What should be our response to the agreement?

China has signed the world’s largest free trade agreement with other Asian states. Global economics expert Gabriel Felbermayr explains what this means.

Gabriel Felbermayr, President of the Kiel Institute for the World Economy
Gabriel Felbermayr, President of the Kiel Institute for the World Economy dpa

Professor Felbermayr, China and 14 other Asia-Pacific counties have signed the Regional Comprehensive Economic Partnership (RCEP), the world’s largest free trade agreement. Which shifts will this bring about, both internationally and with respect to the EU?

Though it is true that the RCEP encompasses 30 percent of the world’s population and 30 percent of global added value, there had already been free trade agreements between all the countries in the region previously – apart from between Japan and China and between Japan and Korea. These gaps have now been filled. Furthermore, existing rules are being harmonised and simplified. The West sees itself facing an increasingly strong Asian block.

Europe already has bilateral trade agreements with key RCEP partners, for example with Japan, Korea, Singapore and Vietnam. Negotiations are currently underway with the other ASEAN countries, as well as with Australia and New Zealand. There is mounting pressure to reach agreement here. If this is not achieved, Europe runs the risk of being crowded out of these important markets.

Chinese container ship at the Port of Hamburg
Chinese container ship at the Port of Hamburg dpa

This is evidence, as it were, of China’s withdrawal from globalisation.

Gabriel Felbermayr, President of the Kiel Institute for the World Economy

The new five-year plan already hinted at China’s desire to reduce its dependence on the rest of the (Western) world. What does this mean for the German economy?

China’s efforts to make itself less dependent on international trade and increasingly to power its own economic upswing have already been evident since the beginning of 2007. Ever since, there has been less and less international trading of goods produced in China; they are offered and sold on the domestic market instead. Under Ju Jintao, the share of produced goods that are traded declined by over 4 percent, and by around 5 percent under Xi Jinping. These figures are evidence, as it were, of China’s withdrawal from globalisation. That is bad news for Germany. With our ageing population, we are urgently reliant on productivity growth, i.e. on more being produced by fewer people. This can only be achieved with an international division of labour. Germany will need to fill the gap left by China with other trading partners if it wishes to maintain its prosperity.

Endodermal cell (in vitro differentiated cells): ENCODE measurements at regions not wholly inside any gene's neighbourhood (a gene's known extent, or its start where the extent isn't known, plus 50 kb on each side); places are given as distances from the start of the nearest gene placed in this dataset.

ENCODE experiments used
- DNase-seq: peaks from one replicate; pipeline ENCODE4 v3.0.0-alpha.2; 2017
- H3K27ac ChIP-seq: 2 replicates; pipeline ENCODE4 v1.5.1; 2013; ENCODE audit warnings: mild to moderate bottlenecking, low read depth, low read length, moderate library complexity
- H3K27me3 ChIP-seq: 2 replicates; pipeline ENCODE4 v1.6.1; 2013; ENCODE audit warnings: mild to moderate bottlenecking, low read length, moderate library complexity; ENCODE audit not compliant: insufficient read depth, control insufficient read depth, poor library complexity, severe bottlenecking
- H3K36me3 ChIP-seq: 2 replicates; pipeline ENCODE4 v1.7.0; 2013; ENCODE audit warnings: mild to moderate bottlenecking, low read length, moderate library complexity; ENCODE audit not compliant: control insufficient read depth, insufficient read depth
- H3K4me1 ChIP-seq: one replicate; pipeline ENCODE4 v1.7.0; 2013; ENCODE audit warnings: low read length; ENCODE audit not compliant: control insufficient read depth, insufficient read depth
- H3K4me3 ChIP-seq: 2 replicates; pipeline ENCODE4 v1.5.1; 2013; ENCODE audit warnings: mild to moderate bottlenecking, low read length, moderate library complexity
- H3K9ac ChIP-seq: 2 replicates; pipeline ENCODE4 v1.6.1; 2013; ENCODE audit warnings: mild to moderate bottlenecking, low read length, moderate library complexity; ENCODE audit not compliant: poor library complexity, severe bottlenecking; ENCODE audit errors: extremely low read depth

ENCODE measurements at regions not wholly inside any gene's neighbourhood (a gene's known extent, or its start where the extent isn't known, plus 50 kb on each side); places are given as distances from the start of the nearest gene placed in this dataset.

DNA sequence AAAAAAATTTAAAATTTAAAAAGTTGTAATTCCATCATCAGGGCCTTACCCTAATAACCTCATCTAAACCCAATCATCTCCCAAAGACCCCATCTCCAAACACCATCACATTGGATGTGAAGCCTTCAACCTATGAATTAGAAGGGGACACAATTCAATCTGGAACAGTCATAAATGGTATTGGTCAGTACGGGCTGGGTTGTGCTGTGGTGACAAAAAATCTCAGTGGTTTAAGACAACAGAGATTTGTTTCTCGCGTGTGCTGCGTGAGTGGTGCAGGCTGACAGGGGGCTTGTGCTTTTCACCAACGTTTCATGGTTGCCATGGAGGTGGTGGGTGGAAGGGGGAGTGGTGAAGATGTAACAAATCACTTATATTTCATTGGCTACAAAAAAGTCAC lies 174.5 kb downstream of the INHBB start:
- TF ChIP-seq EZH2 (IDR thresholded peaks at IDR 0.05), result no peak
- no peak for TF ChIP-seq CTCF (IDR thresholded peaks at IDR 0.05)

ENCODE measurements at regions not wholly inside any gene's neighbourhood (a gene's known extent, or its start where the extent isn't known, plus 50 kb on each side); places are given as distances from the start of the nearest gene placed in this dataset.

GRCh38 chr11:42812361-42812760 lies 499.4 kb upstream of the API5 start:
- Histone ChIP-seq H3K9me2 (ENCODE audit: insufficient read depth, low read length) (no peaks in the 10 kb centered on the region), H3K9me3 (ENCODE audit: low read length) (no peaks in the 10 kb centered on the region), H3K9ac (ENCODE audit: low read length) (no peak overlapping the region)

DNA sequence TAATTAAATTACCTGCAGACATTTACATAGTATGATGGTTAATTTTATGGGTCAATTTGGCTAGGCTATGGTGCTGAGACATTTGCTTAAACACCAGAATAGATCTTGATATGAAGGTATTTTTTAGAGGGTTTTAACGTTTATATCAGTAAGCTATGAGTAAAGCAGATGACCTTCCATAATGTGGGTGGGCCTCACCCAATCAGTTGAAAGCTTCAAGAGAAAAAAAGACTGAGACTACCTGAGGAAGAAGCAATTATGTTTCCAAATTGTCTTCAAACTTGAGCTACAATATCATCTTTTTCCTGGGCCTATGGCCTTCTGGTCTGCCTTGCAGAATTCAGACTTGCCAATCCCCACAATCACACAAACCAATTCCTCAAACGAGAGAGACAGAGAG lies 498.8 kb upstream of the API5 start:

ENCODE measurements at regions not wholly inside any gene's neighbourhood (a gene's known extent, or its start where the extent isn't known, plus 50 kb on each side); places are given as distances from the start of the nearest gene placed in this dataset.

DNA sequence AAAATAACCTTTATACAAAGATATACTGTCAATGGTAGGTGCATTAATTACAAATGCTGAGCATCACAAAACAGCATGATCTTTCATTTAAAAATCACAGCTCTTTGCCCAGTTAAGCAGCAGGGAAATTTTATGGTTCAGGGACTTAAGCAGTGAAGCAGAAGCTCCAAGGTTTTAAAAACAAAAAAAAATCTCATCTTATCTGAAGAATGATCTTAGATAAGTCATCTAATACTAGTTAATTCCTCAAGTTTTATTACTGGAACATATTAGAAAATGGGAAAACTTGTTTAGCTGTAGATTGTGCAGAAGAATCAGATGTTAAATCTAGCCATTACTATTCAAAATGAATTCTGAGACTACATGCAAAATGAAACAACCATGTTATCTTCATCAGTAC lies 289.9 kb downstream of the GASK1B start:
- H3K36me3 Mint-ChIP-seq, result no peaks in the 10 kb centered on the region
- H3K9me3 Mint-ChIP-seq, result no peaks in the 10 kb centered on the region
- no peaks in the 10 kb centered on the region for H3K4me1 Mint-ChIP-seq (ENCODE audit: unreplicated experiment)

Negotiations on an investment agreement between the EU and China are faltering. Why? And what might this agreement achieve?

The EU is demanding further concessions from China in terms of market access and the conditions for competition, which is clearly proving a sticking point. One key problem to date has been that Europe has been very open, so little in the way of additional market access could be offered to the Chinese. However, this is now changing because member states such as Germany, and the EU as a whole, are developing new instruments that will allow them to call for greater reciprocity. China may become more willing to compromise now – partly because it is likely that the EU and the US will stand shoulder to shoulder once again when Joe Biden is president.